Meconium is a newborn baby's first bowel movement, and is the substance that the baby will excrete.
The meconium is thick, sticky and tar-like, and is dark green to black in colour. It is usually odourless and is sterile.
Meconium lines the baby's intestines while it is developing in the womb, and is made up of different waste products. These include cells from the wall of the bowel, amniotic fluid, mucus, water and bile pigment.
A baby will normally pass meconium a few hours or days after birth, although some babies may excrete meconium during labour or birth.
This is evident if the woman's amniotic fluid is tinged green, and is acknowledged as a sign that the baby is in distress. Therefore, the baby's condition will be carefully monitored if meconium is present.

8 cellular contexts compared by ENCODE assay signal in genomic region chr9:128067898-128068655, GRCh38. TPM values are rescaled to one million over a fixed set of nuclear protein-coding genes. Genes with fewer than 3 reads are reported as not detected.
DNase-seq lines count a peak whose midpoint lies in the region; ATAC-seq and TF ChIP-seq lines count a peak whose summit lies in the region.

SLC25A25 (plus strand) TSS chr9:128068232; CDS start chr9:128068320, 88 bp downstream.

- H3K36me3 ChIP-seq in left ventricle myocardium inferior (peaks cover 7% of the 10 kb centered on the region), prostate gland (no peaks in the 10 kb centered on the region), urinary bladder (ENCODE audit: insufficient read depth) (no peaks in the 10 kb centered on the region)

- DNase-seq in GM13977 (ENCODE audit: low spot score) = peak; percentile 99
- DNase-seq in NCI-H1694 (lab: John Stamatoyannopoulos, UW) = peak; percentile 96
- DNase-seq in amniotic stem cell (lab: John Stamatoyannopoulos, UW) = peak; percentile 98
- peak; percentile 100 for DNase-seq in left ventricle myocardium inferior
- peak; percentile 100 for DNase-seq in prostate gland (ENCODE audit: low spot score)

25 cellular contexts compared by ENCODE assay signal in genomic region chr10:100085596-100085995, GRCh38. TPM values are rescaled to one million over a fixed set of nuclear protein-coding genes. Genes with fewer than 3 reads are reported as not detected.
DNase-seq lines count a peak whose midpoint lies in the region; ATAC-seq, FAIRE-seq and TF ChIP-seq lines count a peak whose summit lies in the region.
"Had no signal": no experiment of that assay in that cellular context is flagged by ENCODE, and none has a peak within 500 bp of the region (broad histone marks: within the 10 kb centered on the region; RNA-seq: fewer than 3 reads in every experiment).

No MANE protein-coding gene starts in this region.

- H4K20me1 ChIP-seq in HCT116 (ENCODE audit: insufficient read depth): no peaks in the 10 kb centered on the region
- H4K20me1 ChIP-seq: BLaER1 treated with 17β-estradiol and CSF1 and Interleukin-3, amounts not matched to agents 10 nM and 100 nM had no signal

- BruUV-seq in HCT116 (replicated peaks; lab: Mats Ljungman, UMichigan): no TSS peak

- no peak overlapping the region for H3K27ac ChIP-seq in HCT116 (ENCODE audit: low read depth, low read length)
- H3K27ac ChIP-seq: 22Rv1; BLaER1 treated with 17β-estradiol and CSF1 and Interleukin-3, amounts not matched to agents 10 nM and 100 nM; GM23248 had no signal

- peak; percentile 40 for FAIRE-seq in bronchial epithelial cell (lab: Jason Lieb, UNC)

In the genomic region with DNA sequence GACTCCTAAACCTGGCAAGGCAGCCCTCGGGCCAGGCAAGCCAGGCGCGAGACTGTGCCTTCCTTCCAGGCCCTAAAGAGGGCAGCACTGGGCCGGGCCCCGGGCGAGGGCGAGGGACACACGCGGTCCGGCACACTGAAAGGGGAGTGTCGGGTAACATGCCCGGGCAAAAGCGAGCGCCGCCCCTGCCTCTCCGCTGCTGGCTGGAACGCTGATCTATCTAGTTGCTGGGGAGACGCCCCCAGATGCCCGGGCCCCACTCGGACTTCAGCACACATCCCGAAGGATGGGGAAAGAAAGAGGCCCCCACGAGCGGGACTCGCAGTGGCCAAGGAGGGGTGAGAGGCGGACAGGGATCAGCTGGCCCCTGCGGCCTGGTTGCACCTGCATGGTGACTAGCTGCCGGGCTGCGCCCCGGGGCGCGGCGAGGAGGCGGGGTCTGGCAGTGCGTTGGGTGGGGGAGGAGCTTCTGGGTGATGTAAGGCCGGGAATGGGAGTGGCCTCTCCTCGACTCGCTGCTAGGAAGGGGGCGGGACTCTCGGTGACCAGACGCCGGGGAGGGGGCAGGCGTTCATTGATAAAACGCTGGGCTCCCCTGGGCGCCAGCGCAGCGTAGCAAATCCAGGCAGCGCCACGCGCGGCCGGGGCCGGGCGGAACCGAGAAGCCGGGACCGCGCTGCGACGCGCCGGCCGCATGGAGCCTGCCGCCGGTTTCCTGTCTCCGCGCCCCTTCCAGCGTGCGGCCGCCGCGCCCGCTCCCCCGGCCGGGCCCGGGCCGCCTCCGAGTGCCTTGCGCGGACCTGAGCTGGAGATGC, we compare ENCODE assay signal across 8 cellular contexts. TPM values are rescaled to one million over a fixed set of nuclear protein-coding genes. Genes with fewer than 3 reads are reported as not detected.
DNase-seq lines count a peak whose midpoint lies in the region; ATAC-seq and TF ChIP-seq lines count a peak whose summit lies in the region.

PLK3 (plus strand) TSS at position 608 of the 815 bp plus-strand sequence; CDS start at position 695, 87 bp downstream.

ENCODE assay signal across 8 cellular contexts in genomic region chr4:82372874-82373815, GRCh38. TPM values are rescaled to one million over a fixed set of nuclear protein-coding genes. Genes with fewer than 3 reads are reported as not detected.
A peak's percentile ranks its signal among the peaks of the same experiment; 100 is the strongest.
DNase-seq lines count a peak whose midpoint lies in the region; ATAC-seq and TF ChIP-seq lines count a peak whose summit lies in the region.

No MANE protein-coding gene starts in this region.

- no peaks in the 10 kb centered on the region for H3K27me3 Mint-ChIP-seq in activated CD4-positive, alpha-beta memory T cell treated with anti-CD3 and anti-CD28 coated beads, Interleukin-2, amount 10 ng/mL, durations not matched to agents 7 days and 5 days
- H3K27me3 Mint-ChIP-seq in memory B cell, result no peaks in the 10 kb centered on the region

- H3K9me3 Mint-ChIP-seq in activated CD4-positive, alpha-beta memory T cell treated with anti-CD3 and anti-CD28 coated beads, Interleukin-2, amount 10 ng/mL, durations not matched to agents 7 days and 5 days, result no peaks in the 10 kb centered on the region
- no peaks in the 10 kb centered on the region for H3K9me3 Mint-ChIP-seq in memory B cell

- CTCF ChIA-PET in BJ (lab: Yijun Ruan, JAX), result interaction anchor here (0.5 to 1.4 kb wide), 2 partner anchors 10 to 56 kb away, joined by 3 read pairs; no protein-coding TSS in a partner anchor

The greatest risk from meconium is the baby inhaling the substance during delivery or with its first breath. If this happens, the baby is at risk from developing meconium aspiration syndrome (MAS). Around one third of babies who develop MAS will require help with breathing, and severe cases will need to be treated in the neonatal intensive care unit.
To minimise the risk of inhalation and MAS, doctors will suction as much of the meconium away from the baby during labour or birth. However, if inhalation occurs and MAS does develop, most babies will show improvement after a few days or weeks, depending on the severity of the condition. There is usually no permanent lung damage..